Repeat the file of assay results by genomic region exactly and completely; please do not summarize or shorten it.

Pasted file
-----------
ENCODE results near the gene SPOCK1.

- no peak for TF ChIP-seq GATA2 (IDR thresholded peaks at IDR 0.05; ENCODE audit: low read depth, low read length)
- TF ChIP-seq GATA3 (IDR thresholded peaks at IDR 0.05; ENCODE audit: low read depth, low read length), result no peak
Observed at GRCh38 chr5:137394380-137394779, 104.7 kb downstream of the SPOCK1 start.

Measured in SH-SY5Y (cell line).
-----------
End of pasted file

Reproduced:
ENCODE results near the gene SPOCK1.

- no peak for TF ChIP-seq GATA2 (IDR thresholded peaks at IDR 0.05; ENCODE audit: low read depth, low read length)
- TF ChIP-seq GATA3 (IDR thresholded peaks at IDR 0.05; ENCODE audit: low read depth, low read length), result no peak
Observed at GRCh38 chr5:137394380-137394779, 104.7 kb downstream of the SPOCK1 start.

Measured in SH-SY5Y (cell line).